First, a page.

Fig. 2: Chandani Chowk (Cluster of road infrastructure as a result of separating everything from everything and then reconnecting them with roads, adding concrete to the city)
[Source: Sakal Newspaper]

“The two elements of the suburban pattern that cause the greatest problems are the extreme separation of uses and the vast distances between things.”

– James Howard Kunstler

Scaling Down for Scaling Up

Modern architectural marvels, like the iconic Magarpatta City and Amanora Park Town, have etched their presence on the cityscape, a testimony to Pune’s economic dynamism. Such projects epitomize self-sufficiency through meticulous planning and design. Pedestrian-friendly infrastructure, local markets, and community hubs encourage close to the residents to embrace a sustainable lifestyle. Green spaces and sustainability initiatives further enhance the quality of life while reducing environmental impact. However, there remains a collective responsibility to further advance these principles citywide. Pune, like many growing urban centres, still grapples with pockets of congestion, inadequate public transportation, and disparities in self-sufficiency. To truly embrace visions like 15-minute city concept where each neighbourhood is self-contained urban enclave offering a harmonious blend of residential, commercial, and recreational spaces, all within a 15-minute radius, comprehensive urban and transport planning, sustainable infrastructure, and community engagement must be prioritized on a larger scale. Areas like Hinjewadi and Kharadi, hosting major IT companies, demand improved connectivity solutions. Pune’s architectural future must address these challenges by focusing on sustainable transportation networks and eco-friendly self-sustained neighbourhoods. Decentralizing services and resources within these localized hubs can be achieved through architectural innovation and urban planning strategies.

Fig. 3: Emerging skyline of Pune’s Metro Stations (While drawing conceptual inspiration for the city's skyline, qual emphasis must be placed on conceptualizing city-wide neighbourhoods and sustainable infrastructure planning)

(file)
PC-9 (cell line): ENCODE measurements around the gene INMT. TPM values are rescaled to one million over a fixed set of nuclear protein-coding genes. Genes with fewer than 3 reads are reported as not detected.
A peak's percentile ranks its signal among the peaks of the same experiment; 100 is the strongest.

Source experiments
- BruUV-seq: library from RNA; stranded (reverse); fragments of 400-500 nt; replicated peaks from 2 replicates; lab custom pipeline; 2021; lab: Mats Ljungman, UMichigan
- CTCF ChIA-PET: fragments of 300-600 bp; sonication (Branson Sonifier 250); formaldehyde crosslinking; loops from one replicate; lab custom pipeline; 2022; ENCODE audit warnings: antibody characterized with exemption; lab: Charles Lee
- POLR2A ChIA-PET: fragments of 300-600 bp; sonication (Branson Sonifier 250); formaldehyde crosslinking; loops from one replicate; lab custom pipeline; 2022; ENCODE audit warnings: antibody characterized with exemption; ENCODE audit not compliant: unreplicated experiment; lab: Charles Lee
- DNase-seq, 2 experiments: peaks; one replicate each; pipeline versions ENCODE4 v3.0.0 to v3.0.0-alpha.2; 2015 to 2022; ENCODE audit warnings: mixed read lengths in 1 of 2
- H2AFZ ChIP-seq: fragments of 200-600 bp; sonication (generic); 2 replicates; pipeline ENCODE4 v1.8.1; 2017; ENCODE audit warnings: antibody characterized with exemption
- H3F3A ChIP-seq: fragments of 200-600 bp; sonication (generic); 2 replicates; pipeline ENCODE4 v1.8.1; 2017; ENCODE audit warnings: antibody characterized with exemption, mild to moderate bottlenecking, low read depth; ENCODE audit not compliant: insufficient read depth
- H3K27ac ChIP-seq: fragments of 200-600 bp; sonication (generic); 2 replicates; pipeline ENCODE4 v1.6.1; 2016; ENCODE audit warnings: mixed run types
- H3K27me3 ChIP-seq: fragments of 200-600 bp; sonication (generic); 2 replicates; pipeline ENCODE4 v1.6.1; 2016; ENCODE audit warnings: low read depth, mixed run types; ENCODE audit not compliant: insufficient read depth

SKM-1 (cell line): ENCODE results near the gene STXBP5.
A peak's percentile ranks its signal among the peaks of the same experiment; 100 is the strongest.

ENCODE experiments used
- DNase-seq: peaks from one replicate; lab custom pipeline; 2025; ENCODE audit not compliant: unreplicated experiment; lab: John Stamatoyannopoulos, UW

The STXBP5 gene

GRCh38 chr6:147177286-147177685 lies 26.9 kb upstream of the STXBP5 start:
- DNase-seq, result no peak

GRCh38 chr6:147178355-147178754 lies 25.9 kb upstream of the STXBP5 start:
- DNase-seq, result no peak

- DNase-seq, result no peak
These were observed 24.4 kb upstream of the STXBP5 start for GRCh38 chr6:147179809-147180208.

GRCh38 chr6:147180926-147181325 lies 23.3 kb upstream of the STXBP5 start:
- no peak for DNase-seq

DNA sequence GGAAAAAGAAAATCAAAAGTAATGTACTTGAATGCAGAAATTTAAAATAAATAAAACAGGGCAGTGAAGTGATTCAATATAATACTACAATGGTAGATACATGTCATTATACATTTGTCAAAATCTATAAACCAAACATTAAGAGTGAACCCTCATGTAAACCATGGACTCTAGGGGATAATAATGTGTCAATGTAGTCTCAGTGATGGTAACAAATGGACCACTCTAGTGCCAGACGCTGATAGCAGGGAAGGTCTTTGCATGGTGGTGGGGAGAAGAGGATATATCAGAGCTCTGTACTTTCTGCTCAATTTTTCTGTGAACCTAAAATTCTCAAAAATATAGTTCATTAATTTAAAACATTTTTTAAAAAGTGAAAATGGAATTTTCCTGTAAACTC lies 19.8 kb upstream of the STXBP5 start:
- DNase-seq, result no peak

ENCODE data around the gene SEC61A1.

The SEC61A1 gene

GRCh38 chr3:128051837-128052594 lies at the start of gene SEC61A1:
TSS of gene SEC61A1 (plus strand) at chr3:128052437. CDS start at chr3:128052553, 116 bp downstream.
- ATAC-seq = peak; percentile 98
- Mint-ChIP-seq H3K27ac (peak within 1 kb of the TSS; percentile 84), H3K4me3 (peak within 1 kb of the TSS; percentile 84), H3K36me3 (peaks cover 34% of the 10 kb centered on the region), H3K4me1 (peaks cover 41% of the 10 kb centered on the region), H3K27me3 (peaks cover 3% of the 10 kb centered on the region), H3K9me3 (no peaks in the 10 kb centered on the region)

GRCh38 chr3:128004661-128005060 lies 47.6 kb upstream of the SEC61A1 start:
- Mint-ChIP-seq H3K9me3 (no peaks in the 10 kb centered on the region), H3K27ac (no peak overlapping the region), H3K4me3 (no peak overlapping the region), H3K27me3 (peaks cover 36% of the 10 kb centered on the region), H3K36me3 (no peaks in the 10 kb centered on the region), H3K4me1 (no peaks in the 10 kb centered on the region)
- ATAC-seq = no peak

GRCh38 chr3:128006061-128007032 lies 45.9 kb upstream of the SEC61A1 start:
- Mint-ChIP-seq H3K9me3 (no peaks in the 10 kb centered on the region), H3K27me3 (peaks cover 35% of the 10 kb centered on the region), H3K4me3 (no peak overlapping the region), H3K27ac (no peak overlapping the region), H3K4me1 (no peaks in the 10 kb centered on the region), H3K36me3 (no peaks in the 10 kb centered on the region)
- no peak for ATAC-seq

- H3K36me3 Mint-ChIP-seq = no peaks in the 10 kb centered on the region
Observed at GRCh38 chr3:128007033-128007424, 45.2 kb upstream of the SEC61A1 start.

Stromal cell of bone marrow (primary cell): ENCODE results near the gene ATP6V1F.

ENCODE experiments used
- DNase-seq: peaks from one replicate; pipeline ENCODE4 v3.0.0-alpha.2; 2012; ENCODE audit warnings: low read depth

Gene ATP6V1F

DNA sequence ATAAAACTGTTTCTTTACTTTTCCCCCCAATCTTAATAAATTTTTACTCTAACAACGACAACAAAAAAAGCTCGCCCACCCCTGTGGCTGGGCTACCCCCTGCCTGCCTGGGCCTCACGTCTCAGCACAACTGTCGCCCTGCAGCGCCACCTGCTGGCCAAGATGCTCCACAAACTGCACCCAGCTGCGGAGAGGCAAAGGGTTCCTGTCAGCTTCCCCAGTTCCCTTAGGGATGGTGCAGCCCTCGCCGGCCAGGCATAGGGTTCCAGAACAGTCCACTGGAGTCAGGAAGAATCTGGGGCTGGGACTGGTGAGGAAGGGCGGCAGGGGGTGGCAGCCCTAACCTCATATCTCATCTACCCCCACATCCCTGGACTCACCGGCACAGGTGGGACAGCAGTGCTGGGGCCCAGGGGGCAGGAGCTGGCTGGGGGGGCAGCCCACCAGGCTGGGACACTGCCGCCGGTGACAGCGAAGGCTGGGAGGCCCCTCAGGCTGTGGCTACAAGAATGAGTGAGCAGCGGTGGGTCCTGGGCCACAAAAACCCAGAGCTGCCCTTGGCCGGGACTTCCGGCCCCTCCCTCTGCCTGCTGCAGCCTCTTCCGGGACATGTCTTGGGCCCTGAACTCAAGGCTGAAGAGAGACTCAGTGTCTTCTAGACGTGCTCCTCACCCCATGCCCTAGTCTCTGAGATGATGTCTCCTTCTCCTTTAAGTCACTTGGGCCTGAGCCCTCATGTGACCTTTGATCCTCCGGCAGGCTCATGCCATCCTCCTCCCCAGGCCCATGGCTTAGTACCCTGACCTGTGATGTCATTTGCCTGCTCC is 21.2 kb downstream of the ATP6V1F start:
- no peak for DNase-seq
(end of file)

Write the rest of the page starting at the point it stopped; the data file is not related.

[Source: Author]
Fig. 3: Emerging skyline of Pune’s Metro Stations (While drawing conceptual inspiration for the city’s skyline, qual emphasis must be placed on conceptualizing city-wide neighbourhoods and sustainable infrastructure planning)
[Source: Author]

Furthermore, it is not enough to rely solely on a few isolated projects to achieve self-sufficiency. Pune must take a bolder step forward by creating multiple self-sufficient cities within the city itself. These self-contained urban centres would seamlessly integrate residential, commercial, and recreational spaces, ensuring that every corner of Pune becomes a vibrant, self-sustaining hub. By fostering greater connectivity, promoting localized amenities, and investing in eco-friendly urban initiatives on this broader scale, Pune can lead the way in urban development, offering a more liveable, sustainable, and inclusive future for all its residents while embodying the true essence of the 15-minute city concept.

Concluding Vision

Yet, in the midst of this urban transformation, Pune stands as a hidden gem—a city that once embodied the principles of the 15-minute city long before the concept came into the global spotlight. Its winding Peth areas, where traditions flourish and neighbours connect, have whispered to us about the wisdom of self-sufficiency and local living long time back. The question now looms: Can Pune, with its rich history and evolving architecture, not only recapture but celebrate the essence of its local way of life? In doing so, it has the opportunity to inspire cities worldwide, showing that the most sustainable and liveable future may be just around the corner—a mere 15-minute walk away.

“A city is said to be an assembly of people, a congregation drawn together to the end they may thereby the better live at their ease in wealth and plenty. And the greatness of a city is said to be, not the largeness of the site or the circuit of the walls, but the multitude of the inhabitants and their power.”

Spiro Kostof


Diddee, J., & Gupta, S. (2000). Pune Queen of Deccan. Elephant Design Pvt. Limited.

Duany, A., & Steuteville, R. (2021, February 8). Public Square: A CNU Journal. Retrieved from The Congress for the New Urbanism:

Patched Portrait. (2012, September 27). Pune in 17th and 18th century. Retrieved from WordPress:

Sakal. (2023, September 10). Pune: E Sakal. Retrieved from E Sakal:, S. (2020, February 7). Pune News: Hindustani Times. Retrieved from Hindustani Times: